Tel Aviv works on tourism project to attract more travellers
Posted on Tuesday 08 May 2012
Although enjoying holidays in Israel is nothing new for Indian travellers, some tourism organisations in cities like Tel Aviv are working toward new initiatives that will encourage more interest in the area. Companies are making it easier to reach the city by adding flights, while others are introducing new forms of public transportation within the metropolis so guests can venture to attractions efficiently and quickly.
For instance, EasyJet has announced they will have flights available from Manchester, England, to Tel Aviv starting next fall. India travellers who wish to plan a longer, luxury travel trip could visit both locales at wallet-friendly rates on this new route. Recently, the airline also listed itineraries for round trip flights to London and Tel Aviv as well, with additional routes to Israel in the works for the future.
"We’re excited to be expanding our Manchester operation by launching EasyJet’s first route to Tel Aviv from the North West of England," said Ali Gayward, EasyJet's commercial manager. "There is a very strong cultural link between the North West of England and Tel Aviv, with a large Jewish community in Manchester and the surrounding areas. We hope this direct route will demonstrate our commitment to providing low-cost flight options for popular routes."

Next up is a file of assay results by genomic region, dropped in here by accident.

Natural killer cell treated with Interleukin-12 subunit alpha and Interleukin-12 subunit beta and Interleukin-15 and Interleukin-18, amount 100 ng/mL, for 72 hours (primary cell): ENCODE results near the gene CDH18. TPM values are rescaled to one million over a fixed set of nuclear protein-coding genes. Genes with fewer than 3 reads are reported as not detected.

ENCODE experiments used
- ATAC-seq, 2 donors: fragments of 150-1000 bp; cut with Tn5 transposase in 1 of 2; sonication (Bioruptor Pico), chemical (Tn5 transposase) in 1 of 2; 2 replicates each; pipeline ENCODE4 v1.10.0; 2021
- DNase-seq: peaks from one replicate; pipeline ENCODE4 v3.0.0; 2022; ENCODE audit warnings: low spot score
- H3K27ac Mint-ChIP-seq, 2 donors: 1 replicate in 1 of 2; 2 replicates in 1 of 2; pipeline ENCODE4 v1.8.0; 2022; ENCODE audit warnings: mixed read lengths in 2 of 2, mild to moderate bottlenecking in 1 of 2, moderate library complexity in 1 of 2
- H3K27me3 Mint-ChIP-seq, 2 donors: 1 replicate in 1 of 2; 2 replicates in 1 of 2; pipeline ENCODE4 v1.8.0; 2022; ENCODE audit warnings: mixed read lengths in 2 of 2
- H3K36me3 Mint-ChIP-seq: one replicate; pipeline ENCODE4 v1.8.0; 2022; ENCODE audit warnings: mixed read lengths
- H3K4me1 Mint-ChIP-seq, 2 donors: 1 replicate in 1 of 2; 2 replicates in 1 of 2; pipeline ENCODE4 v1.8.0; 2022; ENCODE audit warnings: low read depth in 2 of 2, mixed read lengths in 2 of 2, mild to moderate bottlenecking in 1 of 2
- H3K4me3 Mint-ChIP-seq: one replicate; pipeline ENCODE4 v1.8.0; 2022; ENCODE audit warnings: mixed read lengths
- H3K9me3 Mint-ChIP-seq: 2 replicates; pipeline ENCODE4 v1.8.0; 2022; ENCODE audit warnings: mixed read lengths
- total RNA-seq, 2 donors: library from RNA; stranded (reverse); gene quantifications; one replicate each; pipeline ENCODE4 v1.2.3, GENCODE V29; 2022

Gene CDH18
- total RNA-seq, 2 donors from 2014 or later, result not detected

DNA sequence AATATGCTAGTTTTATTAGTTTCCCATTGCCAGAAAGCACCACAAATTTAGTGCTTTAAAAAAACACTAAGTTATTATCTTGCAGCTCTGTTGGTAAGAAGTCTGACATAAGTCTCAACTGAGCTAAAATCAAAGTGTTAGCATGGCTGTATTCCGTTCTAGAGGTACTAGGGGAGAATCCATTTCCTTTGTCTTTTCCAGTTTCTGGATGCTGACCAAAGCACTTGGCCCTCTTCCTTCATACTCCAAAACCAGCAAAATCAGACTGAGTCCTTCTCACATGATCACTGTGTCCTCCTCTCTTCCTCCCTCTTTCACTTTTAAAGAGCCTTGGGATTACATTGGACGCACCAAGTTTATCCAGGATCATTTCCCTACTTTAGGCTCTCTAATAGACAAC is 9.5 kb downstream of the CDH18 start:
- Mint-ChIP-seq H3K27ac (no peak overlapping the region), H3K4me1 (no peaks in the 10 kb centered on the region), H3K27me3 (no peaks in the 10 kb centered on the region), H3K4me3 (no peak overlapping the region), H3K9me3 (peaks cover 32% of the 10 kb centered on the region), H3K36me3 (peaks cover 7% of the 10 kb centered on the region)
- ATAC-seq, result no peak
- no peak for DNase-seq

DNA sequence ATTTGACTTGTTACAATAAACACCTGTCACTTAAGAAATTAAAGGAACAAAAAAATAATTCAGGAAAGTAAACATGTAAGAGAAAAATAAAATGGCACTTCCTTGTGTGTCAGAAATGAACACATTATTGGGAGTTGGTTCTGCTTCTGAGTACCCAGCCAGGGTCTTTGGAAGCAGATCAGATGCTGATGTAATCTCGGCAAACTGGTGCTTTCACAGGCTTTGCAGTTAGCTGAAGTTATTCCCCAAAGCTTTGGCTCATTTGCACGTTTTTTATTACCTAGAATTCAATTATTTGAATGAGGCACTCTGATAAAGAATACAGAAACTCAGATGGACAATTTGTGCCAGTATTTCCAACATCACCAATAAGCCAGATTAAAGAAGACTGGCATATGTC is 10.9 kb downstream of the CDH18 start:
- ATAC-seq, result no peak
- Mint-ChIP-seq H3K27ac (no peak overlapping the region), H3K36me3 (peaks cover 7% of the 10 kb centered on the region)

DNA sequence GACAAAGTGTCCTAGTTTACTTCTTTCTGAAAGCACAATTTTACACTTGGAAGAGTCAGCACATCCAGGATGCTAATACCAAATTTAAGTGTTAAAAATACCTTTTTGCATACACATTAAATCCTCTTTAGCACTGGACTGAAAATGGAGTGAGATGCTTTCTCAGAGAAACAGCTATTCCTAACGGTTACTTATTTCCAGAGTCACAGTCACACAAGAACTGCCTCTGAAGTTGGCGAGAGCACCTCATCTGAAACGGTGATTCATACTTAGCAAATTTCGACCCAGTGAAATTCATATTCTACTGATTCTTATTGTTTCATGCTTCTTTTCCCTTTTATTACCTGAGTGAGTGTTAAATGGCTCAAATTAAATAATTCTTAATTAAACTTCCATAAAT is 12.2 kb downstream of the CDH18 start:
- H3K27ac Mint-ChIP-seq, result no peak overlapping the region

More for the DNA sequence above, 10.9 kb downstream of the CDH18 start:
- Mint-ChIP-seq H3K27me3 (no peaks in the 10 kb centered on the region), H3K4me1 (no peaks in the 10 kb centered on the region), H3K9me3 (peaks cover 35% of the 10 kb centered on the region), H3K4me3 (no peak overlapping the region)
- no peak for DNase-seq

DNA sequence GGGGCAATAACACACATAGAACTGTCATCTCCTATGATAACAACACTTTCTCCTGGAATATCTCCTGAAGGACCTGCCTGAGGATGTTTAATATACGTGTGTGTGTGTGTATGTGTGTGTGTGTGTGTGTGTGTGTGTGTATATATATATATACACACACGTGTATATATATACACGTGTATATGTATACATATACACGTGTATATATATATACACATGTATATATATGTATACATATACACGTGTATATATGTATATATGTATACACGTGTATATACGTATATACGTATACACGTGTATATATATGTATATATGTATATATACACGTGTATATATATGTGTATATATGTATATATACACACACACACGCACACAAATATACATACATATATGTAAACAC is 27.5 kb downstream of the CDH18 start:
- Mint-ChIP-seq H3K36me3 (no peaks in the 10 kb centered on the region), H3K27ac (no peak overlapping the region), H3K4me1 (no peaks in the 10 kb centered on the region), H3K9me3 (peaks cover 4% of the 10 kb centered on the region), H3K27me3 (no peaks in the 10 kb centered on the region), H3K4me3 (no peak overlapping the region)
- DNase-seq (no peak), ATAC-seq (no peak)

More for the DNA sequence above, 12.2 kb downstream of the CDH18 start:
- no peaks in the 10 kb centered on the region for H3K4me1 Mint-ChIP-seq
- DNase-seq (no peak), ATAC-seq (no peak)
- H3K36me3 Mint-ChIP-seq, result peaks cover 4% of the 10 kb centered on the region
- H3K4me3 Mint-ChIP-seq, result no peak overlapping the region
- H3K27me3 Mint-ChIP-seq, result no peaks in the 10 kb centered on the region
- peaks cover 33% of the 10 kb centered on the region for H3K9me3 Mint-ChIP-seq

EasyJet is not the only carrier to offer flights to and from Tel Aviv. British Airways celebrated the anniversary of their Tel Aviv route from London this year, which has been offered for eight decades. Last year alone, more than 250,000 passengers took one of the two daily flights offered. Indian travellers can use EasyJet, British Airways or a number of other carriers to reach Israel, including Royal Jordanian and Emirates.
When Indian travellers arrive in the city after their flight, they may want to see the sights by bicycle, since the weather is often favourable and there is so much to experience right on the streets. Called the Tel-O-Fun, the new bike service has hubs throughout the metropolis that are used by roughly 8,000 locals and tourists per day. On the first day of the year, the bicycle service was open to visitors by offering daily subscriptions, which has alleviated some of the congestion on the roadways. There are still some issues being worked on with the electronically stored equipment, but overall individuals in the city say that they think the idea has had a positive impact on Tel Aviv.
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